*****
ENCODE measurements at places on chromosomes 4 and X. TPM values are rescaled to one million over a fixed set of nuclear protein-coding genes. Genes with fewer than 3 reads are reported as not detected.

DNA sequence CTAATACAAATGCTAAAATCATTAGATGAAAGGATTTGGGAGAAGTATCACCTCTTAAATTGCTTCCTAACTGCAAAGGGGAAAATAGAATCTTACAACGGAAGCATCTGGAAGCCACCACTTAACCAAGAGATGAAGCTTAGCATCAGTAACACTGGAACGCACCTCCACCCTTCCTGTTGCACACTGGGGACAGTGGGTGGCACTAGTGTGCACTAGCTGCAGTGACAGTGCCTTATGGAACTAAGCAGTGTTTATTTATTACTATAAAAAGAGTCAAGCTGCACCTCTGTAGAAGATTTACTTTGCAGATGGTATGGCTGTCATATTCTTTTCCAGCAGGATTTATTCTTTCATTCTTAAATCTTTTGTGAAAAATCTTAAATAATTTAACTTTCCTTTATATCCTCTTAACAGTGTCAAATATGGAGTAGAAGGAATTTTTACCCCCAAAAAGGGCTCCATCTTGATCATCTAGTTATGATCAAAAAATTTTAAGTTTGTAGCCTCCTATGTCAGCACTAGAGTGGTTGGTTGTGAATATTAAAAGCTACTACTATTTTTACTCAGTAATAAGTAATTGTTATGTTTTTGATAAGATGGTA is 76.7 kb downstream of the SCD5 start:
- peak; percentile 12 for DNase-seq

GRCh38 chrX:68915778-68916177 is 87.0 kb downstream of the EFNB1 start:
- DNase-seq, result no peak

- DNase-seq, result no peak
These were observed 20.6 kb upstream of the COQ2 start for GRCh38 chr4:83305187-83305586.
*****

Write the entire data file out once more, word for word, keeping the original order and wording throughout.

ENCODE measurements at places on chromosomes 4 and X. TPM values are rescaled to one million over a fixed set of nuclear protein-coding genes. Genes with fewer than 3 reads are reported as not detected.

DNA sequence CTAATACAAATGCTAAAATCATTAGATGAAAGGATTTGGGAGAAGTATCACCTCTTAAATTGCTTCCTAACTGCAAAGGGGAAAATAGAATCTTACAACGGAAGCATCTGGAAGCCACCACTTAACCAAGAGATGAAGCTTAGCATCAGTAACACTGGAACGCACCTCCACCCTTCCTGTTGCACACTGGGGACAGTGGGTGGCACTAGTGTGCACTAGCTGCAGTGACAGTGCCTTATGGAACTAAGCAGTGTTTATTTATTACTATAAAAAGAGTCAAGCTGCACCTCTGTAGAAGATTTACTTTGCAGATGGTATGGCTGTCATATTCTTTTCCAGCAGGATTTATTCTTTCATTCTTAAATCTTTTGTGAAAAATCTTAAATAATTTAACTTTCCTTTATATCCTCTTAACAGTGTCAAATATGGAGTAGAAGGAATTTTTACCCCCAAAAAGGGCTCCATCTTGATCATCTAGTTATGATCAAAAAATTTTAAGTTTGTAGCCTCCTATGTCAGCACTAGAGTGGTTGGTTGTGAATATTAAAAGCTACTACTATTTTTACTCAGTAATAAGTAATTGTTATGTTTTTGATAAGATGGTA is 76.7 kb downstream of the SCD5 start:
- peak; percentile 12 for DNase-seq

GRCh38 chrX:68915778-68916177 is 87.0 kb downstream of the EFNB1 start:
- DNase-seq, result no peak

- DNase-seq, result no peak
These were observed 20.6 kb upstream of the COQ2 start for GRCh38 chr4:83305187-83305586.